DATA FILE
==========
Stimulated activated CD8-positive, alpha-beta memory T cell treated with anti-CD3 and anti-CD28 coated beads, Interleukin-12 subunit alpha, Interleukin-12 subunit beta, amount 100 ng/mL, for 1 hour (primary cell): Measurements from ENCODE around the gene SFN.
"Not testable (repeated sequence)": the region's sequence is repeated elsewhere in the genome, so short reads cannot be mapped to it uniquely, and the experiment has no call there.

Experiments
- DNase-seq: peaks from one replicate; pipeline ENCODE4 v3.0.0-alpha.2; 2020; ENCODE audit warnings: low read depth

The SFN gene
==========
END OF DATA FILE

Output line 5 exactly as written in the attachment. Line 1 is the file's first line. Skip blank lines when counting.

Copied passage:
The SFN gene